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Josho

P2V a Linux boxen

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Hi Guys,

 

Built a CentOS box on a old desktop sitting around and want to P2V it.

But after doing so i think it destroys the file structure and some guy called kernel Panic comes along and ruins it for everyone (hurr durr hurr)

 

So are there any utils, guides or tricks i should know / do before i send it to my esx servers?

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Booting off the VMware converter CD and using it to push it over the ESX server.

Hmm maybe the vm container i'm pushing too could be the issue. Will look into that. Might be expecting a windows OS etc.

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hmm ok will look up GRUB and my error. But my guess is i'll just build directly in the VM and turn it into a template i can deploy from.

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Please excuse my novice question, I don't consider myself an expert with regards to VMWare. What do you mean by your query "P2V a Linux boxen"?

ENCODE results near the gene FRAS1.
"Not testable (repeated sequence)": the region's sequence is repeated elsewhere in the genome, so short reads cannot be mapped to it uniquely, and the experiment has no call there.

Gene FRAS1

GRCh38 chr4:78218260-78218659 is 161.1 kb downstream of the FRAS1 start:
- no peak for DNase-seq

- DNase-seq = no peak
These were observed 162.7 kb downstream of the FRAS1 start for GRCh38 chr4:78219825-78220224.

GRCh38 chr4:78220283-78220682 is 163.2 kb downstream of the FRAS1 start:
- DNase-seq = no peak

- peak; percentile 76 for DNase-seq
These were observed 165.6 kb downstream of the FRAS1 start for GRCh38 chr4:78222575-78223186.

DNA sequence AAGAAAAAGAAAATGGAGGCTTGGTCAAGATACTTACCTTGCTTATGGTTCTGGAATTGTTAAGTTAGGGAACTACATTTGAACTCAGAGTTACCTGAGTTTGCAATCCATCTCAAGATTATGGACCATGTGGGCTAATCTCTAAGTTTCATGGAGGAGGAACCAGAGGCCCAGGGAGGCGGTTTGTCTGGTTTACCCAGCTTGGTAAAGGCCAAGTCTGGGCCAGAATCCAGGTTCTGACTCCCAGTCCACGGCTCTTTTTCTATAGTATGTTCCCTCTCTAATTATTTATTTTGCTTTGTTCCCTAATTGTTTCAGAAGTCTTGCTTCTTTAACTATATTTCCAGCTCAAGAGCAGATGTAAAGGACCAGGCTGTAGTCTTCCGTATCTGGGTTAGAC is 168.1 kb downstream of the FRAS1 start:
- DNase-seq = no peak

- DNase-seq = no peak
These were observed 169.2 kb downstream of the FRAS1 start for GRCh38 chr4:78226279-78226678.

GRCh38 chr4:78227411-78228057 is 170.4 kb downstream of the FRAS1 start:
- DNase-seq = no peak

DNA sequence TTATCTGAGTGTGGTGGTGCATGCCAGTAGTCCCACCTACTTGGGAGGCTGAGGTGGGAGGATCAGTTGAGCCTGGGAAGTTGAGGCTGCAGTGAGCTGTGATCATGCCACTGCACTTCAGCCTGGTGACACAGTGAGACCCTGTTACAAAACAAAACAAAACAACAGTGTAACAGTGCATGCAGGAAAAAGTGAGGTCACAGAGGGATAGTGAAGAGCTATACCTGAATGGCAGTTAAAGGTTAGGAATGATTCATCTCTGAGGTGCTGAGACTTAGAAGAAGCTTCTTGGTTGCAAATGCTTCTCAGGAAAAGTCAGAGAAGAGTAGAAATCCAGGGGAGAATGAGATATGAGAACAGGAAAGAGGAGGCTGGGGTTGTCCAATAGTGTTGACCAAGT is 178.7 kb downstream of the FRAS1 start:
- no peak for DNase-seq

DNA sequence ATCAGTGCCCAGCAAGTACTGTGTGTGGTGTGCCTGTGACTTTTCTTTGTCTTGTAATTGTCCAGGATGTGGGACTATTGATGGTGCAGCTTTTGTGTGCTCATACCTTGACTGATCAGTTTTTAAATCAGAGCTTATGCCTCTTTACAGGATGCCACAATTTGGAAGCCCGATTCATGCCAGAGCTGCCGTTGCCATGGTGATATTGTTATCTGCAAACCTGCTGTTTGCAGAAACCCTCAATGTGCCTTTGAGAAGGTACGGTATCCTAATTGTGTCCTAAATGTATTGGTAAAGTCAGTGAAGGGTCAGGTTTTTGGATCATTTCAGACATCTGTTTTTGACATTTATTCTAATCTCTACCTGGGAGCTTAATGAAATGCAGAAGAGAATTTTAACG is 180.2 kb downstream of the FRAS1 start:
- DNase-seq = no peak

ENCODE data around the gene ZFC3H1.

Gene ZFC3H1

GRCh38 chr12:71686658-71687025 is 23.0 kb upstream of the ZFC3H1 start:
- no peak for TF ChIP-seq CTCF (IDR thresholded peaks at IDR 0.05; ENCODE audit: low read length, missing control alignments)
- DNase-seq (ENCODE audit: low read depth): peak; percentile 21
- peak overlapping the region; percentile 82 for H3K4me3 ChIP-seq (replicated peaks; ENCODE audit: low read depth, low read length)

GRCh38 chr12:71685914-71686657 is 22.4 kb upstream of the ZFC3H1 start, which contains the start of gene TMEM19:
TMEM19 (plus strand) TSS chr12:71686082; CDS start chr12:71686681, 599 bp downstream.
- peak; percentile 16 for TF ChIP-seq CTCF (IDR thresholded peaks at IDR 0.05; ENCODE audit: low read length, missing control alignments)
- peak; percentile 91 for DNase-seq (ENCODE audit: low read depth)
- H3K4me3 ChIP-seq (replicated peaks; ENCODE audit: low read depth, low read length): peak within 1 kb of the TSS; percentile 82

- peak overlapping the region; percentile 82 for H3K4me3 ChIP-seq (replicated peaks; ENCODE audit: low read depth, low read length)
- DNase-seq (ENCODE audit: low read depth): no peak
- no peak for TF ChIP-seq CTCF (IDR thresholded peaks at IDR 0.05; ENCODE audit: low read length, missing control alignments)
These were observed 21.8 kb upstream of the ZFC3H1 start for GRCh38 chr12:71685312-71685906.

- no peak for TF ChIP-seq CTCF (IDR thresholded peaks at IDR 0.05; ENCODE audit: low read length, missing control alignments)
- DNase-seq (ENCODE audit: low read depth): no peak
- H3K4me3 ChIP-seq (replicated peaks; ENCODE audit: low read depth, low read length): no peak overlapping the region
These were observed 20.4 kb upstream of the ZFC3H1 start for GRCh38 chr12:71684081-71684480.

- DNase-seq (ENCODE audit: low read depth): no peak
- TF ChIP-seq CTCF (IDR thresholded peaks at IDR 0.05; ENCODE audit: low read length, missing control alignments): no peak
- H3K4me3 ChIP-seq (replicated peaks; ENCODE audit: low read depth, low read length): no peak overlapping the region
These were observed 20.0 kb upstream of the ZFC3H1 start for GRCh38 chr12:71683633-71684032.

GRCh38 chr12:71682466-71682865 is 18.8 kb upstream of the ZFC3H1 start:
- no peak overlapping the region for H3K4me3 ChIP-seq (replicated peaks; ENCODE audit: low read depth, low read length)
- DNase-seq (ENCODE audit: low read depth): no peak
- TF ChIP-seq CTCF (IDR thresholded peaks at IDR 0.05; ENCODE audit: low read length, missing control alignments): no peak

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Please excuse my novice question, I don't consider myself an expert with regards to VMWare. What do you mean by your query "P2V a Linux boxen"?

Physical to virtual???

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Perhaps… "P2V" is meaningless… my guess is it's a VMWare term, and "physical to virtual" is one possible interpretation.

 

It'd be nice to know what the kernel is panicking about. Two thoughts spring to mind…

(1) CentOS, being a Red Hat derivative, likely installs a kernel targetted at the machine it was installed on. Is it possible an incompatible kernel was used? You might be able to boot up the VM from the CentOS CD image, and manually install a more suitable kernel.

(2) It'd be worth checking how VMWare represents HDDs … IIRC it uses a BusLogic SCSI adaptor. CentOS I'm pretty sure will be using a modular kernel with its own initrd, so should have the driver, but if the root= parameter passed from the bootloader (grub, lilo) is wrong, that will cause a panic.

 

Is it possible you could grab a screenshot of the panic message?